Rare First Edition, beautifully bound, with the fine decorative plates very clean. They depict a mixture of indigenous, naturalised and introduced plants, chosen principally for their eye-catching beauty. In the preface Berthe Hoola van Nooten (1840-1885) states that she produced this book in order to clear a debt incurred through family misfortune, and ‘provide by labour the wants of a numerous family’.
Berthe Hoola van Nooten (1840-1885 produced the present work as a heroic response to circumstances which left her on Java, a widow in her early twenties with a family to support and little money, certainly not enough to pay for her family’s passage home to Belgium. ‘Aware of the vogue in Europe for exotic flora, she decided to take advantage of her enforced exile and put to use the skill at flower painting that she had no doubt acquired as a girl. Thus she prepared forty magnificent plates for Fleurs, fruits et feuillages choisis de l’Ile de Java. [van Nooten] was clearly a more than competent artist, for the splendid tropical plants, with their lush foliage, vividly coloured flowers and exotic fruit, have been depicted with great skill. She managed to accentuate the splendour of each species by adopting a style that combined great precision and clarity with a touch of neo-Baroque exuberance, revelling in the rich forms and colours of the tropics. The reader’s eye is immediately captured by the dark leaves, shown furled or crumpled or partly nibbled away by insects, the delicately rendered details of the follicles and seeds, and the heavy clusters of flowers that cascade down the page. The excellent reproduction of the artist’s drawings in the form of chromolithographs lends an added tactility to these striking images’ (Oak Spring Flora ).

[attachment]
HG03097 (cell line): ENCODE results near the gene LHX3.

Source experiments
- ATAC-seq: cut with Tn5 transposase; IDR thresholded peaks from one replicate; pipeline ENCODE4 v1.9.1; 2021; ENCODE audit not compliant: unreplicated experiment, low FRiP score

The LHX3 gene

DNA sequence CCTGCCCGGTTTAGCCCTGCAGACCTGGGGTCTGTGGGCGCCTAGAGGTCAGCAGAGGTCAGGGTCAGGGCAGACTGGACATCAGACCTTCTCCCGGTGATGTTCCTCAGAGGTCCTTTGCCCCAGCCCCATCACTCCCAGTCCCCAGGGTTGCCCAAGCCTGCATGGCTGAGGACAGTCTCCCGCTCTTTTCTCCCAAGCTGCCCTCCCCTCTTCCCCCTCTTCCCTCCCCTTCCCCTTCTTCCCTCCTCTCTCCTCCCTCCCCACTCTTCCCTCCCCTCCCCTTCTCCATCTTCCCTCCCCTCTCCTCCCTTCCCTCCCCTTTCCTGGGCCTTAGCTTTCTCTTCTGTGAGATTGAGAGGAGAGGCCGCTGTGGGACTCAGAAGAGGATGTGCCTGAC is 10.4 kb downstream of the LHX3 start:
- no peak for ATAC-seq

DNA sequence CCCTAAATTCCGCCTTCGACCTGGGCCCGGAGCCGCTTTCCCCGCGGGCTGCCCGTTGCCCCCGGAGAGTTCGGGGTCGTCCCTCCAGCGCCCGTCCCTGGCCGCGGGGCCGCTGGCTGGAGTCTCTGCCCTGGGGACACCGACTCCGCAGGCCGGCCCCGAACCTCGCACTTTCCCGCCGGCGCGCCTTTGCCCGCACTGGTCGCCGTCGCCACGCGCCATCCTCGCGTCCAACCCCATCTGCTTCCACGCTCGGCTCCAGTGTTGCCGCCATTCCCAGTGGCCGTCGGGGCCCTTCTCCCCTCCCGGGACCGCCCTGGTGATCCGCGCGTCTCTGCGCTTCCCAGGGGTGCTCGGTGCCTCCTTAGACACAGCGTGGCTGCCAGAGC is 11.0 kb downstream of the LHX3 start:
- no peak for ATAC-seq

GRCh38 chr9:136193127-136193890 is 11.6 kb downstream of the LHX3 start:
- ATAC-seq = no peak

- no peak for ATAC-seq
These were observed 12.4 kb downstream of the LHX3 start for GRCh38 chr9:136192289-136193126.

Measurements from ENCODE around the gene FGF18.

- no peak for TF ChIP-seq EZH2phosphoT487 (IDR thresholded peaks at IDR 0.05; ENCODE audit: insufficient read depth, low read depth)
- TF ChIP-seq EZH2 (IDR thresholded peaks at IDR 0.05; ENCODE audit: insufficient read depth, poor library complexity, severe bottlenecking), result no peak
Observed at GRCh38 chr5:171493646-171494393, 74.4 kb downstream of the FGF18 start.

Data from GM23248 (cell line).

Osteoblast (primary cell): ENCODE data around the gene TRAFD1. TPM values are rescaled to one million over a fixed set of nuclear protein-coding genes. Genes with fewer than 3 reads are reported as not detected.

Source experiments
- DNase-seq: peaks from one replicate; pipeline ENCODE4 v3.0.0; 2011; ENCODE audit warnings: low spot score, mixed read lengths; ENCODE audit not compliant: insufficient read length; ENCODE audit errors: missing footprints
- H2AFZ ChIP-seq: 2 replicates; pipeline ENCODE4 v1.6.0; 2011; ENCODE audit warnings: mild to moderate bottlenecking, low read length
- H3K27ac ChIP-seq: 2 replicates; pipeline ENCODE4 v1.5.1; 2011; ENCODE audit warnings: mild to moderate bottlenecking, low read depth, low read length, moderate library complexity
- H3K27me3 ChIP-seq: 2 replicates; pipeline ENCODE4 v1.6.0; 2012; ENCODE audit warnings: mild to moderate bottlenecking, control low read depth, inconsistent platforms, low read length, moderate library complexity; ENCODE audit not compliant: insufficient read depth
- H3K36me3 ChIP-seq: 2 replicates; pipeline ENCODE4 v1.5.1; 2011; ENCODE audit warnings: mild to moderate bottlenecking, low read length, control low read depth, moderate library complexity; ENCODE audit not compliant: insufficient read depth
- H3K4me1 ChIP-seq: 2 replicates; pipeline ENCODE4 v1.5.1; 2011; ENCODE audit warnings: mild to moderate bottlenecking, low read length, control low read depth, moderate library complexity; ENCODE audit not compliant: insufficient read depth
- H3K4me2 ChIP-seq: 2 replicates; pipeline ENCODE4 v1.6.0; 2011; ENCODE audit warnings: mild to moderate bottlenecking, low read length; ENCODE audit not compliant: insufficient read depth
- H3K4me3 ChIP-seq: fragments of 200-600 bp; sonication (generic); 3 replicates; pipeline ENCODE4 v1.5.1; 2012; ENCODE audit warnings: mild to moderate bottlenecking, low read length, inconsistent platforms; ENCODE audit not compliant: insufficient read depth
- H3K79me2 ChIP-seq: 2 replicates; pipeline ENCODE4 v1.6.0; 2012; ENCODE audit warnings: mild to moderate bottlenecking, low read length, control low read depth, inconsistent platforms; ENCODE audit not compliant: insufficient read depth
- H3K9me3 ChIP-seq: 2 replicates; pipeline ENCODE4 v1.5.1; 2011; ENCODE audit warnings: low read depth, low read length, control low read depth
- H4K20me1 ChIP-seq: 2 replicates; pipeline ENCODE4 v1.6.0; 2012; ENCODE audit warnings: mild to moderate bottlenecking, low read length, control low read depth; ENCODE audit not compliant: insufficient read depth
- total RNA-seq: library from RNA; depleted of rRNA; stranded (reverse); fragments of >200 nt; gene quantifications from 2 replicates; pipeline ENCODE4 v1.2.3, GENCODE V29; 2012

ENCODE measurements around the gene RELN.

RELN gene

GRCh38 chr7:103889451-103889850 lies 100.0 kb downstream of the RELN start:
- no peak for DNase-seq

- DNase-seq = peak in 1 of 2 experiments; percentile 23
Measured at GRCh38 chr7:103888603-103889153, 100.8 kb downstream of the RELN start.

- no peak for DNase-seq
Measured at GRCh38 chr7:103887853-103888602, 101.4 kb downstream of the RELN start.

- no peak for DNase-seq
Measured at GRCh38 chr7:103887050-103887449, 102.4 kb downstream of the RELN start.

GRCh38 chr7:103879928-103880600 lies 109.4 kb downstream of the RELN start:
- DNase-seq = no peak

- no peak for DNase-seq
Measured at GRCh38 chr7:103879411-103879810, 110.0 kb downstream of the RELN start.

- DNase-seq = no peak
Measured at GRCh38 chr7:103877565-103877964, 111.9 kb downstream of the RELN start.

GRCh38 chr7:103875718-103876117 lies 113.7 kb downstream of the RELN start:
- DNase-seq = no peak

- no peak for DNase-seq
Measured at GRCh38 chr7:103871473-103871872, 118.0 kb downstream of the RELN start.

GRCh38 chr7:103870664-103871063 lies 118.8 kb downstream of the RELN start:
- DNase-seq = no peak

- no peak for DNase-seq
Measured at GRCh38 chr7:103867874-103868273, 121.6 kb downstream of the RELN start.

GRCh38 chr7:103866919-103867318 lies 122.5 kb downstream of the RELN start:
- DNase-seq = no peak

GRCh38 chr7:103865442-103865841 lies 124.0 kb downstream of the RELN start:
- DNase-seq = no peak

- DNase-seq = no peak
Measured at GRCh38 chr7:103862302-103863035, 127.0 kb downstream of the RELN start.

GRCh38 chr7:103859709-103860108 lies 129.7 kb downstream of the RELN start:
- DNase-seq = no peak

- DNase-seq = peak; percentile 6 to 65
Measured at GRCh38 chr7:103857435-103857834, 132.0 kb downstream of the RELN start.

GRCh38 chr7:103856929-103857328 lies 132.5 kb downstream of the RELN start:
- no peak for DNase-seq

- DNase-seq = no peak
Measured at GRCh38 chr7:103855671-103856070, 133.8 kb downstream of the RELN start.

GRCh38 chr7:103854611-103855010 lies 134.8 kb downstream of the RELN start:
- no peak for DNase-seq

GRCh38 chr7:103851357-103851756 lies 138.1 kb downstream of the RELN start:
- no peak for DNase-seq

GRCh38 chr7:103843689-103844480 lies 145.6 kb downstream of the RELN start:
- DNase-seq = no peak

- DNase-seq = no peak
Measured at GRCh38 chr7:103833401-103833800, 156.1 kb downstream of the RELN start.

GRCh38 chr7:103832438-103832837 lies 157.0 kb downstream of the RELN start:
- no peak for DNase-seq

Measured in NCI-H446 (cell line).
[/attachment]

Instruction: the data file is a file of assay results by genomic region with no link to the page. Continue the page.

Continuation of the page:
The work consists of a lithographed dedication (in rhyme) to the Queen of the Netherlands. This is followed by a preface in which the author hints at the tragic personal circumstances which led her to seek a publisher for the work, and the forty plates, each of which is accompanied by detailed text in French and English giving a description as well as occasional information on the plants’ culinary, medical, religious and other uses.
The plates depict a mixture of indigenous, naturalised and introduced plants and include shrubs, flowering trees and, perhaps the most striking of all, 16 portraits of plants with edible fruits: pomelo, rambutan, mangosteen, custard-apple, bread-fruit, mango, bananas, star-fruit and papaya amongst others.
From the library of one of Dundee’s most prominent jute barons. Ogilvy Dalgleish (1832-1913) studied at Edinburgh University before joining Baxter Brothers’ mills in 1854. He went on to marry Sir David Baxter’s niece, becoming chairman of the company after Baxter’s death in 1872. A notable philanthropist, he gave generous gifts to many Dundee institutions and was the principal benefactor of Dundee University College’s Medical School. His home was at Errol Park, Perthshire, reknowned for its gardens with many rare and exotic species.
First edition. folio (59.5 x 45 cm), 40 chromolithographed plates by P. Depannemaeker after Hoola van Nooten, some heightened in gum arabic; contemporary green half morocco gilt, all edges gilt, a fine copy.
Provenance: Sir William Ogilvy Dalgleish of Errol, 1st Baronet (bookplate).
Great Flower Books (1990) p.103; Landwehr 80; Nissen BBI 93; Oak Spring Flora 87; Stafleu & Cowan TL2 3025.
Stock ID: 99618